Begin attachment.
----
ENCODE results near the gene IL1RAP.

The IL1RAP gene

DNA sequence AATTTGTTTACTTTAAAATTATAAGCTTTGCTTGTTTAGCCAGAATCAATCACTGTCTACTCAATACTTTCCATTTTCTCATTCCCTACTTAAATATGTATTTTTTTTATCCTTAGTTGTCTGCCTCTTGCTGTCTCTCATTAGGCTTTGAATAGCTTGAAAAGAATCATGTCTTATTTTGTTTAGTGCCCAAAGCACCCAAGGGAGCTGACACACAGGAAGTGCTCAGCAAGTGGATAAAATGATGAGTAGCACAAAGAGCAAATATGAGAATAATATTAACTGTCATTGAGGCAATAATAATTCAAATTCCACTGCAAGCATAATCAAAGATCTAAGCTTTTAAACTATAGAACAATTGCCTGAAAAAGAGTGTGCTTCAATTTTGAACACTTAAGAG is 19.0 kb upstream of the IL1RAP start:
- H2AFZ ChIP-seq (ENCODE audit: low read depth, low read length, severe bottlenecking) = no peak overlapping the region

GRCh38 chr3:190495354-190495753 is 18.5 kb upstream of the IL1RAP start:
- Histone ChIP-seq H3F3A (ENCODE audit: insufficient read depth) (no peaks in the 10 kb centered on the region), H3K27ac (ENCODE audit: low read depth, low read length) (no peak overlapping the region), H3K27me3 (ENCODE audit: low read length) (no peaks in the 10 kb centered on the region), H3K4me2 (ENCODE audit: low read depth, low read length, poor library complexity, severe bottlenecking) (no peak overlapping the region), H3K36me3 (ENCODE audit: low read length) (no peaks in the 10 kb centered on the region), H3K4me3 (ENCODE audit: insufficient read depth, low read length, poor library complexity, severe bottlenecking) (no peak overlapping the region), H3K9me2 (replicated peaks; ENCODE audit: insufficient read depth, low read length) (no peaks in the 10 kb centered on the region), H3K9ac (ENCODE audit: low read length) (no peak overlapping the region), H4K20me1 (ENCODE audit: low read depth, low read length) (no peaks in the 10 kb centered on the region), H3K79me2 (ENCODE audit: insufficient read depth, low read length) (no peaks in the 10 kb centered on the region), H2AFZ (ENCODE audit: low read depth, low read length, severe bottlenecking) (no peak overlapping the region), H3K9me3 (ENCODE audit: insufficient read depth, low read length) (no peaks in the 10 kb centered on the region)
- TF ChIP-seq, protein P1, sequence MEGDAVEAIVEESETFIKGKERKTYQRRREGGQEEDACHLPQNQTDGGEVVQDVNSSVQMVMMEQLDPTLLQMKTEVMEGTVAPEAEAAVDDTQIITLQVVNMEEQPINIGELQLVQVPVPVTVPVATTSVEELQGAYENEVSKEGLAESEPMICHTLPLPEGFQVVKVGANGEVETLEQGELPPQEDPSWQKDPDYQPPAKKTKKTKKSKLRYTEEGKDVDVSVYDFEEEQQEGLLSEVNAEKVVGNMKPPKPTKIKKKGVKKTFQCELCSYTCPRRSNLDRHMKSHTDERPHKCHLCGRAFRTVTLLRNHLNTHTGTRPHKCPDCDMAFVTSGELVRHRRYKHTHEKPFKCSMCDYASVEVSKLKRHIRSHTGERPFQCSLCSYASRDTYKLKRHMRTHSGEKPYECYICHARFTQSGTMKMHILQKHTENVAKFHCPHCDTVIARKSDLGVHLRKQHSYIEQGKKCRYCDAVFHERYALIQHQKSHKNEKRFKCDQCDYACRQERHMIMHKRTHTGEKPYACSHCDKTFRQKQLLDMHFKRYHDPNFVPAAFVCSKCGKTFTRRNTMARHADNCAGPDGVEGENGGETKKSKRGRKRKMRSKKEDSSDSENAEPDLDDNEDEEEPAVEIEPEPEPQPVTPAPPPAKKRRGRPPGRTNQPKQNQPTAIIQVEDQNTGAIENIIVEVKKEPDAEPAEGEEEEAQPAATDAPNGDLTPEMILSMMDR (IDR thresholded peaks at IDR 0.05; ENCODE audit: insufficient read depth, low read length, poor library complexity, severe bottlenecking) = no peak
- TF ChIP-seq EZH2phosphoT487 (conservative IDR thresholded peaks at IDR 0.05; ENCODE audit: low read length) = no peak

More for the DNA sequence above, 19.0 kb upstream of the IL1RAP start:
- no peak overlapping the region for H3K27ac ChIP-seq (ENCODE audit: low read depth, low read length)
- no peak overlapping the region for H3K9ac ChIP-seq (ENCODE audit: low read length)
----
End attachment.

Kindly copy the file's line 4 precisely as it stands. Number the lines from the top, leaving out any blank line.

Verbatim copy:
- H2AFZ ChIP-seq (ENCODE audit: low read depth, low read length, severe bottlenecking) = no peak overlapping the region